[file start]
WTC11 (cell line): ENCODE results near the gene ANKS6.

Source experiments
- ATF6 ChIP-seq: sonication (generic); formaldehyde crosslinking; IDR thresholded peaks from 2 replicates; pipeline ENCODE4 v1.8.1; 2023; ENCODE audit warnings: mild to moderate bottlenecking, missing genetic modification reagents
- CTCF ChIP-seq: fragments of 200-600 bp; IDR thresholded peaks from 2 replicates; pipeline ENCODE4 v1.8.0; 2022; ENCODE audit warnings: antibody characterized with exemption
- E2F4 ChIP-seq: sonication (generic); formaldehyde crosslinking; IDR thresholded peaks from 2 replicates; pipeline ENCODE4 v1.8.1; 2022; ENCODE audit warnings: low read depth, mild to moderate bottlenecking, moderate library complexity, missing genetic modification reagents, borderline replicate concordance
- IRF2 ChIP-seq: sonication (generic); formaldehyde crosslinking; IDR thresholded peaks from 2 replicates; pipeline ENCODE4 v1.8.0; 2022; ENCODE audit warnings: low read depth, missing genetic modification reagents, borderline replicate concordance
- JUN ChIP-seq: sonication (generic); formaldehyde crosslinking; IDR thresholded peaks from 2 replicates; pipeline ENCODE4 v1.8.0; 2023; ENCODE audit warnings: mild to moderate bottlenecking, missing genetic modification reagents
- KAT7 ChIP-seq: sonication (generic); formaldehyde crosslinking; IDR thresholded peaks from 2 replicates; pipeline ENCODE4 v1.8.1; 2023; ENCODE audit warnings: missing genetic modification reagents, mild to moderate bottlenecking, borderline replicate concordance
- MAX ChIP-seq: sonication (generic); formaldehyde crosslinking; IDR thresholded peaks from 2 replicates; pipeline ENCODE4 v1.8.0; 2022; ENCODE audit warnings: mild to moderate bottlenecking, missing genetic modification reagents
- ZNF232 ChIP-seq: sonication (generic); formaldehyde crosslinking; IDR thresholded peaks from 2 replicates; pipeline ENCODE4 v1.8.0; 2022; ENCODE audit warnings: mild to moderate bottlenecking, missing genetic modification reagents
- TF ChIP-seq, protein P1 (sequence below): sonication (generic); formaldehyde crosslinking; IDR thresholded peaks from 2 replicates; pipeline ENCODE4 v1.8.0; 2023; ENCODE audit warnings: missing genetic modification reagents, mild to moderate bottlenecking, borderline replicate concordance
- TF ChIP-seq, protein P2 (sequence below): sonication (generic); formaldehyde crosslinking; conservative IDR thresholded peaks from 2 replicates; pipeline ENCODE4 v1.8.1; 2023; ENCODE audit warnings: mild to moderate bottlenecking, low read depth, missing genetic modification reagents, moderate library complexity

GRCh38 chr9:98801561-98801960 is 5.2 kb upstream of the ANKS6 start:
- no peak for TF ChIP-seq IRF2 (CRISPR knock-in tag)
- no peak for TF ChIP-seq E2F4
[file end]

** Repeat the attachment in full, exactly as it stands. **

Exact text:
WTC11 (cell line): ENCODE results near the gene ANKS6.

Source experiments
- ATF6 ChIP-seq: sonication (generic); formaldehyde crosslinking; IDR thresholded peaks from 2 replicates; pipeline ENCODE4 v1.8.1; 2023; ENCODE audit warnings: mild to moderate bottlenecking, missing genetic modification reagents
- CTCF ChIP-seq: fragments of 200-600 bp; IDR thresholded peaks from 2 replicates; pipeline ENCODE4 v1.8.0; 2022; ENCODE audit warnings: antibody characterized with exemption
- E2F4 ChIP-seq: sonication (generic); formaldehyde crosslinking; IDR thresholded peaks from 2 replicates; pipeline ENCODE4 v1.8.1; 2022; ENCODE audit warnings: low read depth, mild to moderate bottlenecking, moderate library complexity, missing genetic modification reagents, borderline replicate concordance
- IRF2 ChIP-seq: sonication (generic); formaldehyde crosslinking; IDR thresholded peaks from 2 replicates; pipeline ENCODE4 v1.8.0; 2022; ENCODE audit warnings: low read depth, missing genetic modification reagents, borderline replicate concordance
- JUN ChIP-seq: sonication (generic); formaldehyde crosslinking; IDR thresholded peaks from 2 replicates; pipeline ENCODE4 v1.8.0; 2023; ENCODE audit warnings: mild to moderate bottlenecking, missing genetic modification reagents
- KAT7 ChIP-seq: sonication (generic); formaldehyde crosslinking; IDR thresholded peaks from 2 replicates; pipeline ENCODE4 v1.8.1; 2023; ENCODE audit warnings: missing genetic modification reagents, mild to moderate bottlenecking, borderline replicate concordance
- MAX ChIP-seq: sonication (generic); formaldehyde crosslinking; IDR thresholded peaks from 2 replicates; pipeline ENCODE4 v1.8.0; 2022; ENCODE audit warnings: mild to moderate bottlenecking, missing genetic modification reagents
- ZNF232 ChIP-seq: sonication (generic); formaldehyde crosslinking; IDR thresholded peaks from 2 replicates; pipeline ENCODE4 v1.8.0; 2022; ENCODE audit warnings: mild to moderate bottlenecking, missing genetic modification reagents
- TF ChIP-seq, protein P1 (sequence below): sonication (generic); formaldehyde crosslinking; IDR thresholded peaks from 2 replicates; pipeline ENCODE4 v1.8.0; 2023; ENCODE audit warnings: missing genetic modification reagents, mild to moderate bottlenecking, borderline replicate concordance
- TF ChIP-seq, protein P2 (sequence below): sonication (generic); formaldehyde crosslinking; conservative IDR thresholded peaks from 2 replicates; pipeline ENCODE4 v1.8.1; 2023; ENCODE audit warnings: mild to moderate bottlenecking, low read depth, missing genetic modification reagents, moderate library complexity

GRCh38 chr9:98801561-98801960 is 5.2 kb upstream of the ANKS6 start:
- no peak for TF ChIP-seq IRF2 (CRISPR knock-in tag)
- no peak for TF ChIP-seq E2F4